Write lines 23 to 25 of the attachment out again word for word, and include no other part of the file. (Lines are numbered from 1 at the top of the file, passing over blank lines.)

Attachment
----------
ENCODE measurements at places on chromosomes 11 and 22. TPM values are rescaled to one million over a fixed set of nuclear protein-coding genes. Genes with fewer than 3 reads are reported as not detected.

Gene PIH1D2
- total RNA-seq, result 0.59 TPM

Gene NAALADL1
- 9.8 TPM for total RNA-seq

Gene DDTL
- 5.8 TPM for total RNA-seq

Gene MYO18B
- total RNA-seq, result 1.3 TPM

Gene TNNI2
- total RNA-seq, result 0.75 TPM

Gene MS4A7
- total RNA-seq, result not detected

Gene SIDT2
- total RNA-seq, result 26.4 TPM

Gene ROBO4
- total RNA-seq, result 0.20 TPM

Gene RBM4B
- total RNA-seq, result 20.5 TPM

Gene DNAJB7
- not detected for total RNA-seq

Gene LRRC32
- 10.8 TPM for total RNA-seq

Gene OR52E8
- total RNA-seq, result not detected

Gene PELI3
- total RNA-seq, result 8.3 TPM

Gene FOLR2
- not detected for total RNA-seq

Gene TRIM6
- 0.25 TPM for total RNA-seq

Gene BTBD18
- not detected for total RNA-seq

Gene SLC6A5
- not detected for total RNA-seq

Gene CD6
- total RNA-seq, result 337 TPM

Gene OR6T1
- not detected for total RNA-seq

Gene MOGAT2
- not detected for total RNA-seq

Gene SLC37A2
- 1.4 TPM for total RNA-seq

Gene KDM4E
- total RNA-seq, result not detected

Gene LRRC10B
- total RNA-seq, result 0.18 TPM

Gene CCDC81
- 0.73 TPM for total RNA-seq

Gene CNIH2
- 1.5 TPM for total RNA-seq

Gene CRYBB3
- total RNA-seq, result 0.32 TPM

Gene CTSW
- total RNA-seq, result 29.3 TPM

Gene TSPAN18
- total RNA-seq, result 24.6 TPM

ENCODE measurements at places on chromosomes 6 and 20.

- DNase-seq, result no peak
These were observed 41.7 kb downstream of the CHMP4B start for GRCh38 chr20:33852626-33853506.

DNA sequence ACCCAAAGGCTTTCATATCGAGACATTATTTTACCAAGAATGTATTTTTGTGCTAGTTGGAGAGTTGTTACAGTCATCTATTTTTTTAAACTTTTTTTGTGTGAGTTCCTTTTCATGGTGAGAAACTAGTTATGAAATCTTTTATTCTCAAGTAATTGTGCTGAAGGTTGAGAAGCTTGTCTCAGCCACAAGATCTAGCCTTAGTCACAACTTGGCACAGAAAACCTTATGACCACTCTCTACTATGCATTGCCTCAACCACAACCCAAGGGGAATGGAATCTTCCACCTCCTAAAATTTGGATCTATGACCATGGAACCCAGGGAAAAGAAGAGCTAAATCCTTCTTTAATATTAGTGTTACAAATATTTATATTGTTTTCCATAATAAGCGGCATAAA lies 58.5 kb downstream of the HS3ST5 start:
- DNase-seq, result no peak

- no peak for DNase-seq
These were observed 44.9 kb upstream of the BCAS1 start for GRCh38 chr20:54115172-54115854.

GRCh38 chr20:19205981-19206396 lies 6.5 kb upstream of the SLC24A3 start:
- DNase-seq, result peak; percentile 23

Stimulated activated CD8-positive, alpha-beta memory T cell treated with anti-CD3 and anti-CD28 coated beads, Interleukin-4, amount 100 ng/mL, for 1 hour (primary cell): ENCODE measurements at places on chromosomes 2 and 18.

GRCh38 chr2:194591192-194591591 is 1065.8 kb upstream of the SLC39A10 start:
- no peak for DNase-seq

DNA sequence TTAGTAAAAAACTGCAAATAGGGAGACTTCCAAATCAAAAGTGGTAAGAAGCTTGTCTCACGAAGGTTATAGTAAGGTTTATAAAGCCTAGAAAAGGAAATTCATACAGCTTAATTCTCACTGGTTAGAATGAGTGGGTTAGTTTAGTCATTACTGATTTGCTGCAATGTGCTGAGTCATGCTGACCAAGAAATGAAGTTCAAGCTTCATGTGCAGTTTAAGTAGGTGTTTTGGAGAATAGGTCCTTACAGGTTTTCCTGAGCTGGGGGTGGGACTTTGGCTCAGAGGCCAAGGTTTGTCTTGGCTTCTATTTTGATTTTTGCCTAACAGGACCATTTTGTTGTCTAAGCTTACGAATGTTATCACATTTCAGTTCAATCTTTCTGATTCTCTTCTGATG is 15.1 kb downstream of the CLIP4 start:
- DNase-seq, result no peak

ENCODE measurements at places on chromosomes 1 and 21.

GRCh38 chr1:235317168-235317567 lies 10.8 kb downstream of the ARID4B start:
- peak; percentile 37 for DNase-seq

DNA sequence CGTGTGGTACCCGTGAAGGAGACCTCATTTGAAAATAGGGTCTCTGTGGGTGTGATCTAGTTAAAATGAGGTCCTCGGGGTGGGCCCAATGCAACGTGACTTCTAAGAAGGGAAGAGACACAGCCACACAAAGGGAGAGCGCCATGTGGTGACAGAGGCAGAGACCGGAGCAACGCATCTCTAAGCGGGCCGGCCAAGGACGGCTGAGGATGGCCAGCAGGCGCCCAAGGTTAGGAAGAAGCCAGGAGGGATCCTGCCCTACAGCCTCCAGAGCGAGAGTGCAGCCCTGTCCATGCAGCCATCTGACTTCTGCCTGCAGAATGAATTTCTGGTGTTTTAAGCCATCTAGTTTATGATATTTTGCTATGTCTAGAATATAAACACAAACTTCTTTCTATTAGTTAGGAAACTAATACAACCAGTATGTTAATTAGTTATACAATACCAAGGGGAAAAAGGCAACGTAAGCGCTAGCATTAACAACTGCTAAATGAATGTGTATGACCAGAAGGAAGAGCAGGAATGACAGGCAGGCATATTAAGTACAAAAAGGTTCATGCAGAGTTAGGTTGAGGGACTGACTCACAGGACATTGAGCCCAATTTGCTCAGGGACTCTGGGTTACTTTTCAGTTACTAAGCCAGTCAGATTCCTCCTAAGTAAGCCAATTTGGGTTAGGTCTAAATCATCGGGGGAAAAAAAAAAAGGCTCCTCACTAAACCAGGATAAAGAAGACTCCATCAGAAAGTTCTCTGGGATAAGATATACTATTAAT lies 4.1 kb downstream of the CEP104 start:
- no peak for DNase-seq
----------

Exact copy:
- 10.8 TPM for total RNA-seq

Gene OR52E8
- total RNA-seq, result not detected